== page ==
Wildlife Tracking and Monitoring Programme

A crucial management tool, and one of the greatest scientific leaps in understanding animal behaviour, has come about through systems that allow us to track and monitor wildlife.

Obtaining tracking data is crucial for reserves. This allows animal movements to be monitored for research purpose and the better inform management decisions. Being able to find and observe populations allows reserves to know what they have, where they go, what they do and eat, and who they associate with. It is also crucial for protecting communities on the periphery of reserves for animals that show sign of dispersing or breaking out.

We partner with AWE and have been involved in multiple tracking projects across a variety of reserves, including:

  • Installation of multiple Base Stations Tembe Elephant Park and Thanda Private Game Reserve
  • Deployment of multiple Creature Reacher devices to Tembe and Thanda 
  • Collars for multiple elephants Thanda 
  • Collaring of multiple Hyenas in Thanda 
  • Collaring and fees of multiple Free Roaming Cheetah for Cheetah Outreach Project 
  • Collaring of multiple cheetahs in Manyoni
  • Rhino pod for rhinoceros in Manyoni
  • Tracking devices on multiple pangolins Manyoni 

There are many types of collars and systems and technology changes rapidly. However the basics are a VHF collar, a GSM collar, a Satellite collar, and a tag system.

A VHF collar sends signal out in the form of a radio wave that can be picked up by a telemetry unit which usually beeps or blips when it is in range with the strongest sound in the direction of the collar. It is battery powered and usually always “on”. The monitor can then track them this way until the get a visual. These are the cheapest technology but crucial for field work.

GSM and Satellite are similar systems. Both the units gather data using GPS locations and can store the information on board and/or send it via a network to an allocated space. A GSM collar will use the mobile network to send the information (usually GPS location points) to a profile online, while a satellite collar will send the information via the satellite system. GSM is cheaper than satellite but requires network coverage. Satellite needs to connect to passing satellites and can send from anywhere but does get affected by cloud coverage or inability to connect to the satellites. Both systems require batteries to power the unit on at a set time, obtain a data point and attempt to send the point on the system and then power off. These collars usually last around 2 years before needing a change, although if faulty they must be changed earlier. Animals play rough and lie in mud and water and more that can cause issues. Pangolin tracking pods are usually replaced every 3 months. Most reserves require a VHF component as well as one of the GSM or satellite options.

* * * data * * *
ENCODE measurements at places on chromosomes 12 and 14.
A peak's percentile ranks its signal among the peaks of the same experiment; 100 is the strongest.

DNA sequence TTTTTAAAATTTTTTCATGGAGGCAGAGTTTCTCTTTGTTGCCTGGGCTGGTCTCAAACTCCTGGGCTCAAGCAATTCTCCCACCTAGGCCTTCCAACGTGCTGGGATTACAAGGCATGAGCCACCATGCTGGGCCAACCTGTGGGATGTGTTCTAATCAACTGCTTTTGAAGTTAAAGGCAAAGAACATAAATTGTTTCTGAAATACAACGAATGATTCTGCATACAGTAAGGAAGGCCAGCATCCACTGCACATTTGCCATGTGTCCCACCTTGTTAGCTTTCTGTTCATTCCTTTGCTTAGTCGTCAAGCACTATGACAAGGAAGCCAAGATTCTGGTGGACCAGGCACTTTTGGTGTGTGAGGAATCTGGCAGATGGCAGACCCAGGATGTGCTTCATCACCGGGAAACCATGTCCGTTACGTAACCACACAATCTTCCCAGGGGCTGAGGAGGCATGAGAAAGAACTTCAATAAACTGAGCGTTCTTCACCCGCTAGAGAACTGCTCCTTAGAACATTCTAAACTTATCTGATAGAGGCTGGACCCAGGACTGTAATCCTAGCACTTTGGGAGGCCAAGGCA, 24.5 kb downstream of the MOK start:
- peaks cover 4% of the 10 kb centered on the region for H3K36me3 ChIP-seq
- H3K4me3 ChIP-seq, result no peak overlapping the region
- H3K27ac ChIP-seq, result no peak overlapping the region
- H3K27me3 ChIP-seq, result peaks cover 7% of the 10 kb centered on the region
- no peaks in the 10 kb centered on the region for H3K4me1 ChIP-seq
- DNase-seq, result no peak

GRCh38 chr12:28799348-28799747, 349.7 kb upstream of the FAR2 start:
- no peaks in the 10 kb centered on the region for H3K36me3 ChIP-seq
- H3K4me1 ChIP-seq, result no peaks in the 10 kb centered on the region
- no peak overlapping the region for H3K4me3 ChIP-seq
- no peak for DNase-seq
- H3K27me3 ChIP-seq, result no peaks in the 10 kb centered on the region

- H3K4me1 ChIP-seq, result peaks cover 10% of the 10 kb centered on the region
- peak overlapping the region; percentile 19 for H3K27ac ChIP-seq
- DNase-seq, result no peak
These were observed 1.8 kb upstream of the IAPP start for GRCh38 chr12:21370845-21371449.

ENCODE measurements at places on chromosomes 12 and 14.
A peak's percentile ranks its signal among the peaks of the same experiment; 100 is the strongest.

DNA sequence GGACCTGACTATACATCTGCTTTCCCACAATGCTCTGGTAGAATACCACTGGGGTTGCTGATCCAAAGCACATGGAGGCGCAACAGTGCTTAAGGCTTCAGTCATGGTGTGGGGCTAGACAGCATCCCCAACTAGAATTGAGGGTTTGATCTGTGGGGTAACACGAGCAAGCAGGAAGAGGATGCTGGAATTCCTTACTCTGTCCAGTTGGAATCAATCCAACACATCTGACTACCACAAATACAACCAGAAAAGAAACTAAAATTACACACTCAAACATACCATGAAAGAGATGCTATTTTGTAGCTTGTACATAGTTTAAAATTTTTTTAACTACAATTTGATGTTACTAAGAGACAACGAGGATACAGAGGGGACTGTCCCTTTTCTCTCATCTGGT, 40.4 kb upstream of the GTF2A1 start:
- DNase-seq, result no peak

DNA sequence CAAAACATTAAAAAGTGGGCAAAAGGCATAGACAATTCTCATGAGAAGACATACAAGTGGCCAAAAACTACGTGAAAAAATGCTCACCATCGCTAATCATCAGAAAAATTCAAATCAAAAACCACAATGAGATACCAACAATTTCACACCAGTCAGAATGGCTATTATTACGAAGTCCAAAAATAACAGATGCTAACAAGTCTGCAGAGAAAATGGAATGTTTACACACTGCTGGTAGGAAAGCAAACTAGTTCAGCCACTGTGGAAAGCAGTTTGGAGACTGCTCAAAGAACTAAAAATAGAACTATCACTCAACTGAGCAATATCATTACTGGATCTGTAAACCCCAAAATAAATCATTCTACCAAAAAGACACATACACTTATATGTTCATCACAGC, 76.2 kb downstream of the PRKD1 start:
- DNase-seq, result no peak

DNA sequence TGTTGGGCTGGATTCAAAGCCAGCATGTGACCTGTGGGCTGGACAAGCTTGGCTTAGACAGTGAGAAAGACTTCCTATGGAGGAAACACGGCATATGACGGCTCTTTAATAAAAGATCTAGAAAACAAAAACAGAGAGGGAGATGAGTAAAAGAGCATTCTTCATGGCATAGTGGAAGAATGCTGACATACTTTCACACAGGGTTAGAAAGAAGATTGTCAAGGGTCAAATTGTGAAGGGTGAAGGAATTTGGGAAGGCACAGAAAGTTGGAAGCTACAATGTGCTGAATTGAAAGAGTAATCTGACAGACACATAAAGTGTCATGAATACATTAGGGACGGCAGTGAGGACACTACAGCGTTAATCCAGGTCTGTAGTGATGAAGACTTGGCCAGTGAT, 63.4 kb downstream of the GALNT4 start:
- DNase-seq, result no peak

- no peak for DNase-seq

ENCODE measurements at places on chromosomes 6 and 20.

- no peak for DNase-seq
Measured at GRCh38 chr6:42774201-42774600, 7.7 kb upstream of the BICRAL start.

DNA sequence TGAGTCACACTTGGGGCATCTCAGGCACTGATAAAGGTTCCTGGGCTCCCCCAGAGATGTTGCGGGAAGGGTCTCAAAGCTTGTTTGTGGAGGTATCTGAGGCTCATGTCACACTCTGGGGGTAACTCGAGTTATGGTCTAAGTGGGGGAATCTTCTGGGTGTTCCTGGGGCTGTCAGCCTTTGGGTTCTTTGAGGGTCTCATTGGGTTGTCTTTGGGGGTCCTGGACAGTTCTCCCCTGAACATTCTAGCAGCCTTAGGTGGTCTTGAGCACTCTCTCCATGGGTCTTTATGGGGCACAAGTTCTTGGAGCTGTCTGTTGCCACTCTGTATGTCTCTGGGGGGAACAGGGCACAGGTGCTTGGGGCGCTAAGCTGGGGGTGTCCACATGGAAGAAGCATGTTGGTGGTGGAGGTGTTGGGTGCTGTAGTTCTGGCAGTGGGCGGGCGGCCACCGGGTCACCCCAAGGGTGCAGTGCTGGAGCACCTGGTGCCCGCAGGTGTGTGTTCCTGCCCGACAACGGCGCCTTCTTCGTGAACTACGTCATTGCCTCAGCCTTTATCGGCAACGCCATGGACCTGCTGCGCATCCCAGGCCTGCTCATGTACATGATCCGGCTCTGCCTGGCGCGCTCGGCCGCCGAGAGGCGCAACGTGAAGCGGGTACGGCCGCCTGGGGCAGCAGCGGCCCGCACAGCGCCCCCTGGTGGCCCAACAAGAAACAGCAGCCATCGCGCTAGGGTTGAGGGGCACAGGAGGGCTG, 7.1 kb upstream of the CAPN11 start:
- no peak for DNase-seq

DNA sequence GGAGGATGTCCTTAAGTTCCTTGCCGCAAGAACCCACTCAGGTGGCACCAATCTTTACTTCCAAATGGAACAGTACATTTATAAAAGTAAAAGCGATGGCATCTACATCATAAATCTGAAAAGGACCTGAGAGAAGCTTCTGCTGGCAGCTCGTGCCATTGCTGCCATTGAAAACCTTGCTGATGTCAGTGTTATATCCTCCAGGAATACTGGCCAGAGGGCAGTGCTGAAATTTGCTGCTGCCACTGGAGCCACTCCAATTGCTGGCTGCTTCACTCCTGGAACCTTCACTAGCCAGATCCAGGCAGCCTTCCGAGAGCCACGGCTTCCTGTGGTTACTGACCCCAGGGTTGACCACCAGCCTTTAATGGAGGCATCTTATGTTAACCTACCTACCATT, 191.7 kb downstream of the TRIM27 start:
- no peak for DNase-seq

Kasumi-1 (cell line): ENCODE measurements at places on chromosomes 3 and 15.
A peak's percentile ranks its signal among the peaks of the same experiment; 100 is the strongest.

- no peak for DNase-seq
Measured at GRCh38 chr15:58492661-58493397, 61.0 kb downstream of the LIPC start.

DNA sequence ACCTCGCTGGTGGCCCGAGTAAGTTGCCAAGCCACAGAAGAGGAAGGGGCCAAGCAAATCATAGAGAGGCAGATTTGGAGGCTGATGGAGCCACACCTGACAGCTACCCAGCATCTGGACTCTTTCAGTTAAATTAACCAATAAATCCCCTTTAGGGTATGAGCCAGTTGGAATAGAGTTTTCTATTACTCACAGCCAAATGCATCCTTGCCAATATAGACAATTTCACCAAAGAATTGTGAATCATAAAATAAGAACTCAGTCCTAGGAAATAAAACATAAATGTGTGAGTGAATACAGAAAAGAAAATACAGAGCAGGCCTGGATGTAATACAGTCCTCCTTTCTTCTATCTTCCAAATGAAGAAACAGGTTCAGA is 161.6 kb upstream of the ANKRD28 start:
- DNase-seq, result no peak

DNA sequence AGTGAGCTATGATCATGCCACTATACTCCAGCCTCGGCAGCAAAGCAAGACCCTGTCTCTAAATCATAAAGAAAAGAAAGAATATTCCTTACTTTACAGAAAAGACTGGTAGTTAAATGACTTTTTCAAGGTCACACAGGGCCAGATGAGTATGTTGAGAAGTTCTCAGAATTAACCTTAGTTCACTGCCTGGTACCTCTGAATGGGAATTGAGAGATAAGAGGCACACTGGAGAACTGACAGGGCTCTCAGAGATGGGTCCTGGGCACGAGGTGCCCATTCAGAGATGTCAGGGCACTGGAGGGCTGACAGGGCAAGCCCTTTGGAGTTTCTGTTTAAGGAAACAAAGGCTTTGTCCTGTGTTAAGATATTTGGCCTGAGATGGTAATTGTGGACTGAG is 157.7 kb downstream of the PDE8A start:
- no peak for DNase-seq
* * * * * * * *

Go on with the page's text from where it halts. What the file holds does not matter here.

Each animal is different, has different body shapes and behaviour, and this can affect the collar types. For example, a rhino cannot have the usual collars as their necks are larger then there heads and the collars just fall off  – so there are specialised options for them such a rhino pods or horn implants if not dehorned.

Tag systems give a presence or absence record – meaning an animal walks past a tower and it scans them as they walk past and counts that they were within range of the system. It doesn’t require a battery but doesn’t give exact location and needs many towers to cover an entire area, or that the animal walks within the tower range.

All this data is also highly confidential as it can be used by poachers to track movements and poach the animals. Collaring is also strictly controlled through multiple protocols that always takes the animal’s welfare into account first. There are strict regulations on collar weight and design per species, collaring only takes place for certain individuals at certain ages when there is a pressing reason, collars must be removed once no longer necessary (or drop off collars can be used), and the medical well being during any collaring event is strictly managed by the veterinarian as well as reserve managers according to their legal obligations. Most reserves only collar certain key animals for the period required (such as a wild dog alpha or youngsters showing signs of dispersal), and then remove the collar once it is no longer necessary.

Certain collars can have anti-snare capabilities which has saved an uncountable amount of African wild dogs, and can send mortality and resting signals depending on the set up. When fitted properly by experienced people, there is little hindrance to the animal and usually only positive outcomes through being able to monitor them when necessary.

Ubuntu Wildlife Trust continues to support collaring and monitoring work with our partner reserves and funds some of this work through our Wildlife Experiences programme, and others through our events and direct donations.